Background and Purpose: WNK kinases [with-no-lysine (K)], Ste20-related proline alanine-rich kinase (SPAK) and oxidative stress-responsive kinase-1 (OSR1) are a family of evolutionarily conserved regulators of ion transporter proteins. The kinases alter the phosphorylation state of ion transporter proteins and so play an important role in renal salt handling and in the pathogenesis of hypertension. We previously reported that pharmacological inhibition or genetic knockout of Na+-K+-2Cl- cotransporter 1 (NKCC1) is neuroprotective against ischemic injury. Our current study investigated whether WNK-SPAK/OSR1-NKCC1 signaling is augmented in cerebral ischemia in hypertension.
Methods: Cerebral ischemia was induced in adult male Wistar Kyoto (WKY) or spontaneously hypertensive rats (SHR) by 2-hour occlusion of the left middle cerebral artery (MCAO) followed by reperfusion. Brain tissues were harvested for immunoblot assessment of expression levels of NKCC1, SPAK/OSR1 or WNK1-4. Another two cohorts of WKY and SHR were treated with saline or NKCC1 inhibitor bumetanide (BMT, 10 mg/kg/day, i.p.) after MCAO. In these animals, ischemic infarct volume was determined by TTC staining and behavioral deficits were analyzed by neurological scoring and turning-alley test.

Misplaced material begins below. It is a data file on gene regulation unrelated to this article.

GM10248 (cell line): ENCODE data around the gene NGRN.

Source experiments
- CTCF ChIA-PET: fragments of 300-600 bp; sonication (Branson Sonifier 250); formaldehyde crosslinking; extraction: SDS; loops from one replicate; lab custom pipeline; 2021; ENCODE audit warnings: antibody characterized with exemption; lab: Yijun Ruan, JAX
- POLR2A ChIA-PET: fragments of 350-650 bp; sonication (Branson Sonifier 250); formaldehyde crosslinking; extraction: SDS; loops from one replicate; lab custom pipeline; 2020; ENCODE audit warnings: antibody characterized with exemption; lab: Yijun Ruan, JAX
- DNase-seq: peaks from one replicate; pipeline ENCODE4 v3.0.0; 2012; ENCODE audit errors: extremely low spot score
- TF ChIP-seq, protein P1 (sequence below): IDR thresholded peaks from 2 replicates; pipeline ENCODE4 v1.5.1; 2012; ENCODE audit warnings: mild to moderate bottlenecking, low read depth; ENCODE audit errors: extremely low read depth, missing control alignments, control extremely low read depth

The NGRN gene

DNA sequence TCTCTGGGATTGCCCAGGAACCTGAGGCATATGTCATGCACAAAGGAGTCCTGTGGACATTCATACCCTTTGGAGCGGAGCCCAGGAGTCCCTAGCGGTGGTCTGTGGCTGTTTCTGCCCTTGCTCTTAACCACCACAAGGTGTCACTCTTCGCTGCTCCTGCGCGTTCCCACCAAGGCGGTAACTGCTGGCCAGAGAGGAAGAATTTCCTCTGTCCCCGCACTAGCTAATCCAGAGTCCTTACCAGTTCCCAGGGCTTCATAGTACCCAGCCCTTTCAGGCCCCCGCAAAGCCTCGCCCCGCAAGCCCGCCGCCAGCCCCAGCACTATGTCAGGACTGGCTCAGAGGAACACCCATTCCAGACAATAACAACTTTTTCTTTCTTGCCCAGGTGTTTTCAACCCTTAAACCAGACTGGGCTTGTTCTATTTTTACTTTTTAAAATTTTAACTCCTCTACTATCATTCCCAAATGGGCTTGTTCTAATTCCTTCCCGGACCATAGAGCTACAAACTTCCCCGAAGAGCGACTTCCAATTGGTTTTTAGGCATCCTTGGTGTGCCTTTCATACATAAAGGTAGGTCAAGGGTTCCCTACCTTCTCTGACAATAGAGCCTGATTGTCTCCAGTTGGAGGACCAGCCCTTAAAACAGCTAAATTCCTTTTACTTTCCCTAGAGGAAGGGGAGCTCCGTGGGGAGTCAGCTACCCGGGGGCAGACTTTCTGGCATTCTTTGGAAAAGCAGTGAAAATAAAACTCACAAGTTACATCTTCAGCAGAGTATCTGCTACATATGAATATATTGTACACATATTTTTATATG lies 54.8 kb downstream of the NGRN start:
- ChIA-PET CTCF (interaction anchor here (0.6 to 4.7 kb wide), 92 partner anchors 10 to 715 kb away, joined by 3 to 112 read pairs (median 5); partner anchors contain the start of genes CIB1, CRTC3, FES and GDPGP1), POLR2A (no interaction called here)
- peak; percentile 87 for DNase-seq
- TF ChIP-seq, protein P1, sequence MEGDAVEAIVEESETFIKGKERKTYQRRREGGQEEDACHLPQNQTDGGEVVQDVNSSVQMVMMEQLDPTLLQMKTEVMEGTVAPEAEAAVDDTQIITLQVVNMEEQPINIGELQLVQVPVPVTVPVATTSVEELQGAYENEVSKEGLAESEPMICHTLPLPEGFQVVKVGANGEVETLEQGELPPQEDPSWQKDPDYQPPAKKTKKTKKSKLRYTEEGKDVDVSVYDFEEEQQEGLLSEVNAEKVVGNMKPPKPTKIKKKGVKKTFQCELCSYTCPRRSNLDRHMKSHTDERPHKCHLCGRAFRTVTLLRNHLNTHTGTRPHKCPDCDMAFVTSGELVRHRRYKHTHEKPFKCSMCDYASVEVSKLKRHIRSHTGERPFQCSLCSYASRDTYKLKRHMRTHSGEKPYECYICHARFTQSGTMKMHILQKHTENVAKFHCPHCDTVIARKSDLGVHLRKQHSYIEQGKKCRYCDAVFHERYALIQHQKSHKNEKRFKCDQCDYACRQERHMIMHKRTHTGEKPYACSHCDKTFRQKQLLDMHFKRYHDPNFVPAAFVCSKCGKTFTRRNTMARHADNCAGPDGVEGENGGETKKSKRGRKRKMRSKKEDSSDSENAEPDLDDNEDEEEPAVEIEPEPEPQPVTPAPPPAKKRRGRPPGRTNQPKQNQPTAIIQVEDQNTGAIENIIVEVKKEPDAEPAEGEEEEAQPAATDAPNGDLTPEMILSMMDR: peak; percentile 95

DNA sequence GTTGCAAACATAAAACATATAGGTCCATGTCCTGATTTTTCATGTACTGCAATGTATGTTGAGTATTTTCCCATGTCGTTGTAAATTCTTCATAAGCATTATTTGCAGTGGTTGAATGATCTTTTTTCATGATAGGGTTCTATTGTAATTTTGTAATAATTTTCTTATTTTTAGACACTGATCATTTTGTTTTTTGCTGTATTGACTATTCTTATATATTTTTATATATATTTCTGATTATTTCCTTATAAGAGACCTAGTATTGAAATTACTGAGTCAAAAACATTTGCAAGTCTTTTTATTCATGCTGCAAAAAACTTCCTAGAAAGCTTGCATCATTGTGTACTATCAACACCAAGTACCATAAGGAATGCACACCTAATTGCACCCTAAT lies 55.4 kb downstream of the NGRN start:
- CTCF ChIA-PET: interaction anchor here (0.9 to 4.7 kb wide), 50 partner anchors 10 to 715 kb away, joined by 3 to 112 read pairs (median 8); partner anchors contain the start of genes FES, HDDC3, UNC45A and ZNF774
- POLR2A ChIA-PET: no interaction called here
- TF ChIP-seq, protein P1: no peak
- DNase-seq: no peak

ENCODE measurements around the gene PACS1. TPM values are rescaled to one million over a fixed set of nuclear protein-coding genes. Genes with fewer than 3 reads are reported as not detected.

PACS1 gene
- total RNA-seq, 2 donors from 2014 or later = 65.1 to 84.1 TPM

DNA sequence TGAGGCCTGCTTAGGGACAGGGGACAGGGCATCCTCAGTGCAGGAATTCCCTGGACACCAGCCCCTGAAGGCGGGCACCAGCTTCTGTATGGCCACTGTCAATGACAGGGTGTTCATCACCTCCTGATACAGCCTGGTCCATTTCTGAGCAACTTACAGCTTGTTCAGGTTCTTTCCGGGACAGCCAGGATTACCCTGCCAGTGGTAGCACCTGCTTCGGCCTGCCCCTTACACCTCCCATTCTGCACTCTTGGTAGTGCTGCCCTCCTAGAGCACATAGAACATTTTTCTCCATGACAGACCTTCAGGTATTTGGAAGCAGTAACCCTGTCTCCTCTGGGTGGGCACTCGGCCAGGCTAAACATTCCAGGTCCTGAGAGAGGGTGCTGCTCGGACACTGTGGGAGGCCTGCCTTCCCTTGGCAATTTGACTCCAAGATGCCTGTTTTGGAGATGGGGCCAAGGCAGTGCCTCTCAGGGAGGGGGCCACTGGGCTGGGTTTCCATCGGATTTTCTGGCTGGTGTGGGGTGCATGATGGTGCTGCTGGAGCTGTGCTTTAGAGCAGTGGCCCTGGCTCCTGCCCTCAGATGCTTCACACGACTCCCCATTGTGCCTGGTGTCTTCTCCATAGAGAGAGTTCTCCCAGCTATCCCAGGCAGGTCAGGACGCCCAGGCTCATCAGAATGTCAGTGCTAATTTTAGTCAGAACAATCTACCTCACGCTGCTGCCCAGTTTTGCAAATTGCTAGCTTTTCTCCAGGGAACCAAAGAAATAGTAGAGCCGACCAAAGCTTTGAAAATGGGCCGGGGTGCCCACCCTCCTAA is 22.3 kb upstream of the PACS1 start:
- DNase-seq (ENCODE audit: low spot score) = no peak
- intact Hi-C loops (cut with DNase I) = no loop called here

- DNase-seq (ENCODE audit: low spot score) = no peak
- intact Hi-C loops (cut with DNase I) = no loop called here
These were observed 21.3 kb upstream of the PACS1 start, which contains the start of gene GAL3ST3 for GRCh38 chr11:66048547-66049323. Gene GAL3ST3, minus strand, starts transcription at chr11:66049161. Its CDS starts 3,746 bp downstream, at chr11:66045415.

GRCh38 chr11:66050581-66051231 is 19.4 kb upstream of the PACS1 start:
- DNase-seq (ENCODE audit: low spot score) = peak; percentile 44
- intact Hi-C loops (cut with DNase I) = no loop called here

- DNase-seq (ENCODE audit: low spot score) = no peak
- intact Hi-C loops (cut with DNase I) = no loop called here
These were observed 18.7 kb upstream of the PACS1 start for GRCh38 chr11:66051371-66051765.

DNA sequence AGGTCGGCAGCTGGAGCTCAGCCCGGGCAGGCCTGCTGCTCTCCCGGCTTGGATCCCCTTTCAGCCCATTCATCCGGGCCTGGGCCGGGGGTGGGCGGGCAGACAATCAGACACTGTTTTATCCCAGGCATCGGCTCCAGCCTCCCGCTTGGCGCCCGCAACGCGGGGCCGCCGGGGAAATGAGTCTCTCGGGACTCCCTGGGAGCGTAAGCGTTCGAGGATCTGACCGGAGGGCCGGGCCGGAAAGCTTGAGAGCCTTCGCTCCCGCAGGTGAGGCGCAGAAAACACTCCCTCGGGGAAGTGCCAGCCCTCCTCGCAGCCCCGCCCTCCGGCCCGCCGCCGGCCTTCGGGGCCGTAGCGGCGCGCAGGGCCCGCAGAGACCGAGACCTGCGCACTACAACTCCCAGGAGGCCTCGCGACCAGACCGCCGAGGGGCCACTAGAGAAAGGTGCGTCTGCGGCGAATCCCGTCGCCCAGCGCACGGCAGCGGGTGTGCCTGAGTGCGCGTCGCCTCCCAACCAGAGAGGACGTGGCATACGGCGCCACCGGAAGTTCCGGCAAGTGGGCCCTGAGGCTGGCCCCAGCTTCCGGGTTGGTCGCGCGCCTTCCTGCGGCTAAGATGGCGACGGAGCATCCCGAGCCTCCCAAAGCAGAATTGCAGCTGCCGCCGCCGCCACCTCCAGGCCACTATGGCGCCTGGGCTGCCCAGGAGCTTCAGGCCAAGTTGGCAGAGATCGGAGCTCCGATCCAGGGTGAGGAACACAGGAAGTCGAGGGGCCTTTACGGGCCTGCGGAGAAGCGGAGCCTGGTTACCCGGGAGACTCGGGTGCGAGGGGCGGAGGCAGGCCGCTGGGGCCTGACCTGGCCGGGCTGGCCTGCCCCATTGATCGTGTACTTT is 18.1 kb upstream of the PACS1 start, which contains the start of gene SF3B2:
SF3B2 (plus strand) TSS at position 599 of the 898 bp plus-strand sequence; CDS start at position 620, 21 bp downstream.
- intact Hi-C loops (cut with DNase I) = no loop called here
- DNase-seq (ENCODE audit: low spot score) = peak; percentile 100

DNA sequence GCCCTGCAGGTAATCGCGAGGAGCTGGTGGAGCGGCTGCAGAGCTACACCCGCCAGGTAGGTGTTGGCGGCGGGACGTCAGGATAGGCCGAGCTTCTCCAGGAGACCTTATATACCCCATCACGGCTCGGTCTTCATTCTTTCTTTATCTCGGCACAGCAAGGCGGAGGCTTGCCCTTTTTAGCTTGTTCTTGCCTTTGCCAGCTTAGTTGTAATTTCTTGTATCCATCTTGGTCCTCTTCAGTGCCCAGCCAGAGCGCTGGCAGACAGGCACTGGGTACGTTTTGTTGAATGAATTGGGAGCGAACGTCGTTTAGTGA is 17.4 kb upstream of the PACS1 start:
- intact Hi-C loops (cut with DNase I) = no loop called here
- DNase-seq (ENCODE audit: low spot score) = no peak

Results: Basal levels of total NKCC1 protein were significantly higher in the contralateral (CL) cortical tissues in SHR brains than WKY brains. Ischemia was associated with increased phosphorylation of NKCC1 in the ipsilateral (IL) cortex of SHR, but not WKY at 6 hours post-ischemia. WNK1 increased 6.1±1.5 fold and WNK4 increased 8.7±1.7 fold in IL cortex of SHR, but not in that of WKY, and phosphorylated SPAK/OSR1 was unchanged. Lastly, sensitivity to pharmacological NKCC1 inhibition was higher in SHR than WKY rats. BMT blunted the MCAO-induced infarction and improved neurobehavioral score and sensory motor function in SHR rats.
Conclusion: These findings suggest that augmented WNK1/4-NKCC1 signaling is responsible, at least in part, for the increased susceptibility to ischemic brain damage associated with hypertension. They highlight the potential for inhibition of WNK1/4-NKCC1 signaling as part of anti-ischemic stroke therapy.
Supported by NIH Grant R01 NS38118 (D Sun).